Friday, July 09, 2004

The last few hours of my life have been a lot like that upcoming Tom Cruise-Jamie Foxx movie, except without all the violence and frosted hair. But I'm getting ahead of myself.

I got to work at 9:30 yesterday morning and took a half-hour break for lunch. Otherwise, I worked straight through to 12:30 a.m., drove home, set my alarm for 4 a.m., and was back at work at 5:20. Assembling a large pleading is a frighteningly complex, mindless job. Basically we had to put together 6 copies of the following: my declaration (3 pages) plus exhibits (approx. 1,000 pages), my boss's declaration (14 pages) plus exhibits (approx. 2200 pages, 1100 in one exhibit), five three-page declarations without exhibits, a proof of service (a two-page document saying we mailed a copy to the other side), the motion itself (57 pages) and a notice of motion (3 pages). We make a file copy, one for each of the 2 lawyers on the case, one for the US Attorney, 1 to file with the court, and 1 for the judge.

The first sacrifice we made was that we'll assemble our copies next week, leaving only the 3 that had to go out of the office. The copy for the government just needed to be mailed today. The copies to the court, however, needed to be filed today by 4 p.m. in San Francisco. This meant they had to be taken to FedEx by 7 p.m. last night, or else someone had to fly them up to the Bay Area today.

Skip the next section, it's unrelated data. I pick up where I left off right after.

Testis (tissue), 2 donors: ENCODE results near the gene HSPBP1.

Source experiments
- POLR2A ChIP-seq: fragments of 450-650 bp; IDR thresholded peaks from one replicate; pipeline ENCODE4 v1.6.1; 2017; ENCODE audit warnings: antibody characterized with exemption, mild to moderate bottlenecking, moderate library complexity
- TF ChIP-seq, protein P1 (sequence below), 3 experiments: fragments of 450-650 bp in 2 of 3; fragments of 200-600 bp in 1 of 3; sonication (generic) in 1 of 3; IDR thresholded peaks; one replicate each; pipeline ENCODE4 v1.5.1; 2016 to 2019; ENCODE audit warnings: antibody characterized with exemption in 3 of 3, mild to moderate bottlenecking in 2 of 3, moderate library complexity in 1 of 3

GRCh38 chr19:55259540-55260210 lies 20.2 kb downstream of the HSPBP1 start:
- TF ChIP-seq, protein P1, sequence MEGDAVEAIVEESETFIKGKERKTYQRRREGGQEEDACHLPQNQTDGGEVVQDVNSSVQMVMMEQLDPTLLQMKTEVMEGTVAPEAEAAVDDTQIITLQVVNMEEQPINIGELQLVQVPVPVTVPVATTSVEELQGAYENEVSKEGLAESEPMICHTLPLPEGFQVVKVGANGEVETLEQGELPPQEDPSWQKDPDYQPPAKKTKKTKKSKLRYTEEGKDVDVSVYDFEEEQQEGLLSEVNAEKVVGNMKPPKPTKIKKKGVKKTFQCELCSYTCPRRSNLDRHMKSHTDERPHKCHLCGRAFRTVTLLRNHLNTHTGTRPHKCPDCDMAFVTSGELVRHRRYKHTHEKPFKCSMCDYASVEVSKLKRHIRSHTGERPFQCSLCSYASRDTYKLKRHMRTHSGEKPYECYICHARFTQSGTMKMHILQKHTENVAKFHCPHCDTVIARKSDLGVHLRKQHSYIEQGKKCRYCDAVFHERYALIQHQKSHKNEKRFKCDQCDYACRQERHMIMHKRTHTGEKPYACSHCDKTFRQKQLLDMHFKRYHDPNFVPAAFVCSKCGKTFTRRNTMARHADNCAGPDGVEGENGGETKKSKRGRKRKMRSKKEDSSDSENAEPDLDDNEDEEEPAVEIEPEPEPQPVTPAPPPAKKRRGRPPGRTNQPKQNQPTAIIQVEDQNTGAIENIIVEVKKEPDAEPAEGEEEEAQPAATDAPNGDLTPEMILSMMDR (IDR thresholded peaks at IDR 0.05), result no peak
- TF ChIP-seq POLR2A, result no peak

That is why I'm typing this from Matt Bruce's office in Emeryville, at the east end of the Bay Bridge.

We made not one, not two, not three, but four outgoing flight reservations from LAX--8:30, 11, 11:30, and 12:30. By the time my boss got done with the P's and A's (Points and Authorites, aka "the brief") at about 8:15 a.m., we assemble copies and tracked down original signature copies for the court's copy, and I went Al Haig on the assembly process for about the fifth time, it was almost 10:45 and I despaired of getting here at all. That doubled when I found out at curbside check-in that none of the four tickets had actually been paid for, but fortunately the reservations still existed (That bill will go on the pile of the enormous number of reimbursements I'll be putting in for next week.), so I got on the plane.

After landing, I got the three boxes worth of motion from baggage claim and headed out to the taxi stand, where I was picked up by Sunday who, as required by federal law, was an immigrant. Specifically, Sunday immigrated to the Bay Area 14 years ago from Nigeria. When I then asked him, "Yoruba or Ibo?" I got this look that suggested, "I've been telling people for a decade and a half that I moved here from Nigeria, and you're the first white boy to ask me that." (Yoruba, as it turns out.) Sunday took me to the courthouse, circled the courthouse, and then brought me here. I left my carry-on bag in his cab while I filed the motion; I was slightly nervous that he'd drive away with my bag still in tow, but not that nervous since I hadn't paid him the $55 fare yet. By the time we got here, the fare was $95, which is easily the largest taxi bill I've ever compiled.

So I'm here, on three-ish hours sleep, not too much the worse for wear. I'm apparently engaging in Basque-related activities tomorrow (or, rather, BASQuE-related), and then a Giants game. Other than that, I will do some sleeping, and maybe some sleeping.

You know, come to think of it, the motion is a Freedom of Information Act request on behalf of a convicted multi-murderer (though we're, of course, trying to do something about that), so maybe the only real difference is the hair...

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